If you’re throwing your entire arsenal at codling moths this year, wait a minute. James Taipale, Emmett, may have found an easy -- effective -- solution. He has four apple trees, and after years of using homemade and commercial traps for codling moths, he quit last year. Just gave up, he thought.
Last fall he harvested a beautiful, worm-free crop of apples. After leaves had dropped, he went out to look at his trees, saw small dryer sheets attached to limbs and twigs, then remembered he’d tied some Bounce dryer sheets in the trees in spring. Could he attribute his worm-free success to those sheets? He didn’t know for sure, and was going to tie sheets in his trees this year too. A late frost destroyed promise of an apple crop for him this year, so he’s waiting for someone else to try it.
Our late frost didn’t destroy my apples or pears, so I’m trying the Bounce sheets this year, but for future reference, if you try this, don’t tie those sheets in your trees before petals drop. If their heavy scent repels codling moths, it might repel pollinators too. Maybe even squirrels.
Codling moths are harmful to some fruit blossoms. They are rather small, about a third to a half inch in length, with dark horizontal lines on their wings. In a trap they appear just uniformly dark.
• If your cherry tree is looking poor, check the bark carefully for tiny holes. Bark beetles are wreaking havoc in the valley, I’ve been told. They’re not oozing sap, just boring holes in the bark.
• I transplanted more than 70 plants into my raised garden beds, and found only one cutworm and two pupas. Earthworms, sowbugs and millipedes were numerous in all beds.
Some gardeners in the north end of Boise report cutworms are quite numerous there. An explanation may be many homes there have landscape lighting, attractive to moths that are the parents of cutworms.
I have two new garden tools, and love them both. One is a long-handled trowel, the digging scoop at a right angle to the handle. I wonder why it took manufacturers so long to make this kind of tool. I’ve been looking and asking stores for one for nearly 20 years. This one is sturdily made, about $45, available from Lee Valley tools. If you can make one yourself, do so.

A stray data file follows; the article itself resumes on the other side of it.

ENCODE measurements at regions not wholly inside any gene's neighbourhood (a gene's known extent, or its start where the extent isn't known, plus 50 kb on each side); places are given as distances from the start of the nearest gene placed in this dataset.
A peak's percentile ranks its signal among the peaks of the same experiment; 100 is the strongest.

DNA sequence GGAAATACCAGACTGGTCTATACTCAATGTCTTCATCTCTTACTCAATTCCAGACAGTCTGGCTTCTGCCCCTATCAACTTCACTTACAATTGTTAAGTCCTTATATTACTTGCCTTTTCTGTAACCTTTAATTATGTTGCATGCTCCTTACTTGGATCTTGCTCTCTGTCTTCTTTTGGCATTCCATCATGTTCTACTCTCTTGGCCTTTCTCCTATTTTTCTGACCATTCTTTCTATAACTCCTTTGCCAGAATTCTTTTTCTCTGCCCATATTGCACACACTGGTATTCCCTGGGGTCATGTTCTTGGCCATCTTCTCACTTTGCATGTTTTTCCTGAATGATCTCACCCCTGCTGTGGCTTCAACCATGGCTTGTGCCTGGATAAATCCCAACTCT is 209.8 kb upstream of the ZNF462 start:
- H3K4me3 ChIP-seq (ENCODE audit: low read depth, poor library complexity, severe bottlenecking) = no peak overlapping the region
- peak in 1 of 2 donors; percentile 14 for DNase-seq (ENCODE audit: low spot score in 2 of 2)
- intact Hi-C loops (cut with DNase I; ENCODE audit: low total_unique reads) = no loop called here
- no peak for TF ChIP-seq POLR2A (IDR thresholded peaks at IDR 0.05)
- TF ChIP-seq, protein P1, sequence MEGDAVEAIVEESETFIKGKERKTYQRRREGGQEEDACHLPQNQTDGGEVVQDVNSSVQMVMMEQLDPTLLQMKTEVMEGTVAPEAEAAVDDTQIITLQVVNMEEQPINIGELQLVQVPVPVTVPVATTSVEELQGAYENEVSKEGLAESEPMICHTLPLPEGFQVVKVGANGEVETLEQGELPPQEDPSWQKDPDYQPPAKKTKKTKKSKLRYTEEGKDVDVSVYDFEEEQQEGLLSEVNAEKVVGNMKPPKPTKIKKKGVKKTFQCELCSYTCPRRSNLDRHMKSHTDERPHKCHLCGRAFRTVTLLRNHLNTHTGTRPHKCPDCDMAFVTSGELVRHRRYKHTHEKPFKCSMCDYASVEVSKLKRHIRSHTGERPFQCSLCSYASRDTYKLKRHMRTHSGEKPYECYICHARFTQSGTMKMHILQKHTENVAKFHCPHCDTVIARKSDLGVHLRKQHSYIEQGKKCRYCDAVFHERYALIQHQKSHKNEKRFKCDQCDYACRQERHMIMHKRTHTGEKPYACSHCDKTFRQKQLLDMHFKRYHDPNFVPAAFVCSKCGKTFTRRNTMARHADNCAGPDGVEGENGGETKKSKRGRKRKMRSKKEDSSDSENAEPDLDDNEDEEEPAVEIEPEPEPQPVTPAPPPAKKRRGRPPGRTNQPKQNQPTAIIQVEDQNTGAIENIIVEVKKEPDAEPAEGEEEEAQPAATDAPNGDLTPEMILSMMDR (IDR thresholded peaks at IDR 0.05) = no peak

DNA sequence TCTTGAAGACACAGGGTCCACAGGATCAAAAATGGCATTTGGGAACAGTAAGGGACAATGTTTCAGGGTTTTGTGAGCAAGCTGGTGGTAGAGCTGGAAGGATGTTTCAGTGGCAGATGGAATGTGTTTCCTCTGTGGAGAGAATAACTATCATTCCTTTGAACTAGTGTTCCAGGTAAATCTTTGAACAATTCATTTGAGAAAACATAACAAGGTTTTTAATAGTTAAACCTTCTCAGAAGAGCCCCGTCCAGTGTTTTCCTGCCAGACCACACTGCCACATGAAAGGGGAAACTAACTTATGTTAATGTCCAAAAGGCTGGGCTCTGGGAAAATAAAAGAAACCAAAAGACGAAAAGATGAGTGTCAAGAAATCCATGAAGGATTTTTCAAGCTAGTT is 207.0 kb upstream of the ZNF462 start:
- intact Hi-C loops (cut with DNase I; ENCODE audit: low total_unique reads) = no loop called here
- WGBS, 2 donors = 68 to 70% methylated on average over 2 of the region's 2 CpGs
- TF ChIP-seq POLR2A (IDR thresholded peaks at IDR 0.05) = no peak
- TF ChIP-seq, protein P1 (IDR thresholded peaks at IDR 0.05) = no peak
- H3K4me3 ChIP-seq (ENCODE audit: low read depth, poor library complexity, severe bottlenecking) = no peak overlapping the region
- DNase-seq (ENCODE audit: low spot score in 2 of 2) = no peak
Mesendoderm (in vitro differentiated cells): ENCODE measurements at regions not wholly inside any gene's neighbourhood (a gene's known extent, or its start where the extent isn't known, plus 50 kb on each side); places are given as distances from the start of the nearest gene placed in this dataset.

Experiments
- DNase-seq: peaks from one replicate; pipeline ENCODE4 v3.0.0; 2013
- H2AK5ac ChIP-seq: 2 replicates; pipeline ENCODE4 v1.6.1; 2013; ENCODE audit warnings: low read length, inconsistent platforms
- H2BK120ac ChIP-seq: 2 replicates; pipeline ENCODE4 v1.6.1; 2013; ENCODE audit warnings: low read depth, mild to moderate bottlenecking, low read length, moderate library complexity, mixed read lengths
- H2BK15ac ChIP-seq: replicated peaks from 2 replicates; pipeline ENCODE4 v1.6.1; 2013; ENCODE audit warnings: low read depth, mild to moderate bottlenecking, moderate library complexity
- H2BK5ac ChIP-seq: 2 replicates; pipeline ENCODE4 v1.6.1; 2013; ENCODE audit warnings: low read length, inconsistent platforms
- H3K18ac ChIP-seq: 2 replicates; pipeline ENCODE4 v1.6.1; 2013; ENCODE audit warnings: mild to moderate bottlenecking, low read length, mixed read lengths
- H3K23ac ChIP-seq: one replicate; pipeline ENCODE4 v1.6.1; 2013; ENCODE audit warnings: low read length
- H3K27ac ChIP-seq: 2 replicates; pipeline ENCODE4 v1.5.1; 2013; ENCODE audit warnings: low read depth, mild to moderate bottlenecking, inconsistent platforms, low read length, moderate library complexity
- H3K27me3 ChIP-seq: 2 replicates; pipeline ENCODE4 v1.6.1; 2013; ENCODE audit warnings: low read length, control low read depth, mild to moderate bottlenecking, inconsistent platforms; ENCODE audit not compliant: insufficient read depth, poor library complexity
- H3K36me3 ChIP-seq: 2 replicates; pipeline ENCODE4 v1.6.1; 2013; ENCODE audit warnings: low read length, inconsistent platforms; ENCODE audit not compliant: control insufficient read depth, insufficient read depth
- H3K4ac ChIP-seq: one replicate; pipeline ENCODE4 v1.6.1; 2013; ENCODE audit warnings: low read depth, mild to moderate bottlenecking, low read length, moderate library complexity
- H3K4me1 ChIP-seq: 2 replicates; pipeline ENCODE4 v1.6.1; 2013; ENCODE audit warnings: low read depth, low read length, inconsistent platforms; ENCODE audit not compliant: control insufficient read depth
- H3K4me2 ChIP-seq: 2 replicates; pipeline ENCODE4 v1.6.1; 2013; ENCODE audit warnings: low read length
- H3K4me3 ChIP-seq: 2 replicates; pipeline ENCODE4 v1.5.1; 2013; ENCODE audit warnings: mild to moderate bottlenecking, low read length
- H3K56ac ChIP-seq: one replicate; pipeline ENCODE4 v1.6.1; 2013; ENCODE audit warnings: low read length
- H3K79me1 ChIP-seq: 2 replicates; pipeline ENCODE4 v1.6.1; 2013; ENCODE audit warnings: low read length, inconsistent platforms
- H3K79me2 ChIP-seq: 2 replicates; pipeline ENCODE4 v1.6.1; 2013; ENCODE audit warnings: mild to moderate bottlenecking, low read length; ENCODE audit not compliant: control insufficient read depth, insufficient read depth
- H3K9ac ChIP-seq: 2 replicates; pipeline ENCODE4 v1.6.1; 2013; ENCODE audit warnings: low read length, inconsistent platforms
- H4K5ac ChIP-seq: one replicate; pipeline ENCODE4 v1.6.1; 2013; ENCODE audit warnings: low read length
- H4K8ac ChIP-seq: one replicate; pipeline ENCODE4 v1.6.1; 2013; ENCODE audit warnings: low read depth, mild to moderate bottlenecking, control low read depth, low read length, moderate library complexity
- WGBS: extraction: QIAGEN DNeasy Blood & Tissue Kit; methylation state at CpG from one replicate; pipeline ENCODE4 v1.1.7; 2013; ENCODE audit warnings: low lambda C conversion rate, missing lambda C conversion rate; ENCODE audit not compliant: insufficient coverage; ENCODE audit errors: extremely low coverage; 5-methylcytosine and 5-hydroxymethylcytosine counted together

The other new tool is a hand tool for weeding, a “Hula hoe” hand tool. When weed seedlings are still tiny, it’s very easy to skim off the leaves with a Hula hoe (stand-up or hand tool) or the “Ida-hoe” I use (locally made, no longer commercially available, apparently). I bought the Hula hoe hand tool through Amazon, modestly priced.
If you love artichokes, but resent the fiddling required to get at the edible portions, try cardoon. This is a large plant with long arching grey leaves, very striking in the vegetable or ornamental garden.
A large cardoon survived winter, taking up more of one of my raised beds than I wanted to give it, so we cut off some of the leaves. I pulled off the leafy portions of the leaf stalks or petioles, removed strings and cut pieces into acidulated water (some Reallemon) to prevent cuts from turning brown.
I cut stems into pieces roughly 2 inches long, put them in a pressure cooker with two cups of water, and cooked for 15 minutes. When dipped into melted butter, the pieces did taste like artichokes, but slightly milder. The plant’s age produced some hollow stalks, not as good as the younger, solid stalks, but still edible. The usual recommendation is to cook pieces for 45 minutes, but I count pressure cooking as acceptable at one-third the time of conventional.
Now that I know how delicious they are, I’ll grow a different variety next year. Seeds of Italy carries seeds for “Gobbo di Nizza” (hunchback of Nice), with thick curving tasty ribs or petioles, and those seeds are on order. Get ornamental and delicious too.
Send garden questions to firstname.lastname@example.org or Gardening, The Statesman, P.O. Box 40, Boise, ID 83707.